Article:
The place is a dive photographer’s dream – if you can stay still long enough to snap a decent photo. Aside from deep walls, one of the most prominent features of the region is the drift diving. With the large tidal exchanges even slack tide can greet divers with significant currents. Our group was thrilled with the exhilarating ride we took at Copper Cliff on day two. Divers were flying through the water in buddy teams watching the wall full of life go by, marveling at the ability of greenlings to remain stationary in a current that blew us along with ease. Steep Island’s varied topography with overhangs and protected areas allowed for a drift dive for a while, carpeted with monochromatic tube worms and then spit us out for more exploration around the back side of the island with plenty of golf ball crabs and Puget sound king crabs to watch in small bundles of kelp forest. Row and Be Damned was definitely a drift dive, but not quite as profound as its name suggests and not as exhilarating as Copper Cliff. This dive welcomed us to the area with a rainbow of colour. One of my favourite ways to appreciate the colours of life that carpet a particular area is to pay attention to the decorator crabs. Row and Be Damned is home to plenty of the little guys and they decorate their shells with various sponges, algae, anemones, displaying the beauty of life covering the rocky walls and bottoms in a mobile version of interior (exterior?) decorating. It’s a wonderland-esque form of landscaping, I suppose.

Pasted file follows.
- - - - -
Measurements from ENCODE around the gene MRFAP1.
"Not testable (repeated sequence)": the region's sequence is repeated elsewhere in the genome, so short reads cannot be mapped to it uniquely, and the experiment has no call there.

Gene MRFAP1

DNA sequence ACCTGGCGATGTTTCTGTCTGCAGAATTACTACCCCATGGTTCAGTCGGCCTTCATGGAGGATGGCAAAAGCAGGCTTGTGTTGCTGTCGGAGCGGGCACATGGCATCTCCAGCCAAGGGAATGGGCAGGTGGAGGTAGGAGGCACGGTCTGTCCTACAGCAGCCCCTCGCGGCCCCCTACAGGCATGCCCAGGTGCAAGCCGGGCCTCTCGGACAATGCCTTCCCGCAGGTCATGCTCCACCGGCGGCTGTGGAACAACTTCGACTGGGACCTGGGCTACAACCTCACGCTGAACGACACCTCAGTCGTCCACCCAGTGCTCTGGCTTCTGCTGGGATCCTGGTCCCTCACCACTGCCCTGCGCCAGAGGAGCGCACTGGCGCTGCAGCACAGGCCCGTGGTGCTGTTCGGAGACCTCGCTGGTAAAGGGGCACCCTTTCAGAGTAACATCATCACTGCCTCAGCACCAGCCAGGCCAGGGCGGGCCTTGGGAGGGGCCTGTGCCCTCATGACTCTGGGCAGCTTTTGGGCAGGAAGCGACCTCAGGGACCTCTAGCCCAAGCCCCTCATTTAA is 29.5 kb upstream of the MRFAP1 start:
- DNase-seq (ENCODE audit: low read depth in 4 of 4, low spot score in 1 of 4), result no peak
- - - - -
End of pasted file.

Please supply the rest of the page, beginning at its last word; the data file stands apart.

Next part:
The trip concluded with April Point Wall, a dive I skipped due to a progressively worsening leak in my knee. This dive, while challenging, apparently offered the best visibility of the trip and an abundance of colourful invertebrates. It reportedly boasts a “density of life comparable to Browning Pass”, with areas so shrouded in life that there is not a square inch of wall left uncovered. On Saturday evening a couple of the divers opted to try out the shore dive also called “Whiskey Point”. Not only was the dive itself pleasant and colourful and apparently appropriately timed for slack, but the divers encountered a small-ish giant pacific octopus, so it was hailed as a success. Others of us meanwhile gorged on a delicious barbequed dinner (in December!) and the most ridiculously decadent linzer torte I could ever hope to eat (unfortunately not native to Quadra Island). There’s not much that can beat good friends, good diving and good food.